Is There Any Difference Between OTC Pain Relievers?

The differences between Tylenol, Aleve, Advil, and Aspirin

Most people have one or more over-the-counter (OTC) pain relievers in the house, but do you know which ones are best for certain kinds of pain? Or do you just reach for whatever is convenient? By and large, most people tend to stick with the brand they recognize or believe is "better" than others.

You may wonder whether there are really any differences between them. The fact is—they are all different in significant ways. When you're buying them, taking them, and especially combining them with each other or other medications, you need to know a few crucial pieces of information.

A photo illustration of aleve vs. tylenol

Verywell / Photo Illustration by Michela Buttignol / Getty Images

Properties of OTC Pain Relievers

The four main OTC pain drugs on the market are:

Each one has both benefits and risks. While their general function is more or less the same—to alleviate pain—their mechanism of action and how they're best used does vary. The reasons for using them can include some or all of the following:

  • To relieve a headache
  • To reduce pain, swelling, and stiffness in joints or muscles
  • To relieve pain from injury or nerve damage
  • To lower a fever
  • To lessen some of the symptoms—such as sinus pain—of allergies, colds, or the flu

The choice of drug depends largely on the condition(s) you need to treat and the potential problems that may prevent you from using a particular product.

Cox Enzymes and Inflammation

All of these OTC pain relievers have an impact on proteins called COX enzymes, but one of these medications works differently from the others.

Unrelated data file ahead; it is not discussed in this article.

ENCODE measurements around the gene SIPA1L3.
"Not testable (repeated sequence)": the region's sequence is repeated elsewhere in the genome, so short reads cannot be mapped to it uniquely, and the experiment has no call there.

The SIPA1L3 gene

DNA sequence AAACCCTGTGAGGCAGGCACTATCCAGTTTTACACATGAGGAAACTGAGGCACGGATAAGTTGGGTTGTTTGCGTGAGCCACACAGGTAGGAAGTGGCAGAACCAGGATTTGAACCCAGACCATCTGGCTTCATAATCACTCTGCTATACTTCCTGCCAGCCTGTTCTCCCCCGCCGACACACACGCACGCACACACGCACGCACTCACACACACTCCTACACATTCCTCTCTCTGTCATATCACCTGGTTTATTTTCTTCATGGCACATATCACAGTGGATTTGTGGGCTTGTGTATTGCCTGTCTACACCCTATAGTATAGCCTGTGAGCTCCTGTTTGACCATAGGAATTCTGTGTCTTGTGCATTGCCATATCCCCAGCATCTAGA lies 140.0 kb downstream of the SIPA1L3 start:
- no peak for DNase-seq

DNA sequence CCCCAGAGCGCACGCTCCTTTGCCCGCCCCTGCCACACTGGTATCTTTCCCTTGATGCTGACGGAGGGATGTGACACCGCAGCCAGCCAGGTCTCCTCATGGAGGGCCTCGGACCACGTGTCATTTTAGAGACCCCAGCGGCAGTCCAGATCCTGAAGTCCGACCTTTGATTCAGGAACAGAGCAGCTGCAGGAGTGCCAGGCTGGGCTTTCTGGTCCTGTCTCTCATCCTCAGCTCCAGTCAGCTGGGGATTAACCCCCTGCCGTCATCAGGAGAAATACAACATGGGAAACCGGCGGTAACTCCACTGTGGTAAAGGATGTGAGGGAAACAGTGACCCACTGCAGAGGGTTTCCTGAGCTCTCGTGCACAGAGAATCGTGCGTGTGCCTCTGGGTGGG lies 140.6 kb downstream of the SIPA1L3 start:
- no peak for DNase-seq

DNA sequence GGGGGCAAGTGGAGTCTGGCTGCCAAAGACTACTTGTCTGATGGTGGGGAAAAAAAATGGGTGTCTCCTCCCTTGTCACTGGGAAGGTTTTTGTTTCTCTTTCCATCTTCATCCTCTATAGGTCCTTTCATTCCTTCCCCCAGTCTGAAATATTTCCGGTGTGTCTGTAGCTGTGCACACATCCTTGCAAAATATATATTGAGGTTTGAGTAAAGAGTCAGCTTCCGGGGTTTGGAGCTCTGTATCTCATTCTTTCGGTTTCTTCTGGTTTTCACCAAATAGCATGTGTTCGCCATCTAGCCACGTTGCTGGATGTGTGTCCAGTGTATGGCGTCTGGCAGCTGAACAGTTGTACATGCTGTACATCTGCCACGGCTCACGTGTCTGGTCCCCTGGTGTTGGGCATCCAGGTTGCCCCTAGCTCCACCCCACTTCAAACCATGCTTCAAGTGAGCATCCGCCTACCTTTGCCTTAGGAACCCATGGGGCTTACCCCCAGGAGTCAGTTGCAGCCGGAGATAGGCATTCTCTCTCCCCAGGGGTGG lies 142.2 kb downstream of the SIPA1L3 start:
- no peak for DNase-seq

Ibuprofen, naproxen sodium, and aspirin are all non-steroidal anti-inflammatory drugs (NSAIDs) with a similar mechanism of action. Because of this, you shouldn't combine more than one type of NSAID as that can increase the likelihood of side effects. Serious risks of NSAIDs—with the exception of aspirin—include an increased risk of heart attack or stroke.

NSAIDs work by blocking COX-1 and COX-2 enzymes outside of the central nervous system (CNS) and at the site of damaged tissues. COX enzymes are involved in the inflammatory process, so blocking them counters inflammation and the pain it can cause.


Meanwhile, acetaminophen's mechanism of action isn't fully understood, but it seems to increase your body's pain threshold (the point at which sensation is perceived as painful). It's thought to do this by targeting a protein sometimes called COX-3 that's actually a COX-1 variant.

However, a key difference is that acetaminophen blocks this protein inside the CNS (brain and spinal cord), not outside of it like NSAIDs. This crucial difference means that acetaminophen isn't effective for inflammation-related problems, such as sprains or rheumatoid arthritis.


Acetaminophen is one of the most-used drugs in the U.S., and it's in several hundred OTC products as well as numerous prescription medications. Brand names of OTC products containing acetaminophen include:

  • Tylenol
  • Actamin
  • Feverall
  • Panadol
  • Tempra Quicklets
  • Dayquil (combined with dextromethorphan and pseudoephedrine)
  • NyQuil Cold/Flu Relief (combined with dextromethorphan and doxylamine)

You'll also find acetaminophen in most drugs that say they relieve sinus pain, such as multi-symptom cold and flu products.

Acetaminophen is also used in combination opioid painkillers such as:

Best for Combining

Acetaminophen is used so widely because it's not only effective, it also has fewer side effects than other OTC pain medications and doesn't interact negatively with most common drugs. That's why it turns up in a lot of combination products. Also, because it has a different mechanism of action, acetaminophen can safely be combined with NSAIDs.

Some studies say it's just as good as NSAIDs for headaches, while others have found it to be less effective. However, studies have shown that drugs combining acetaminophen, aspirin, and caffeine are superior for some types of migraine disorders. Much of it depends on the type of headache and your individual response to the medications.

However, because acetaminophen doesn't reduce inflammation, it may be less effective for inflammatory causes of pain, like arthritis or certain injuries.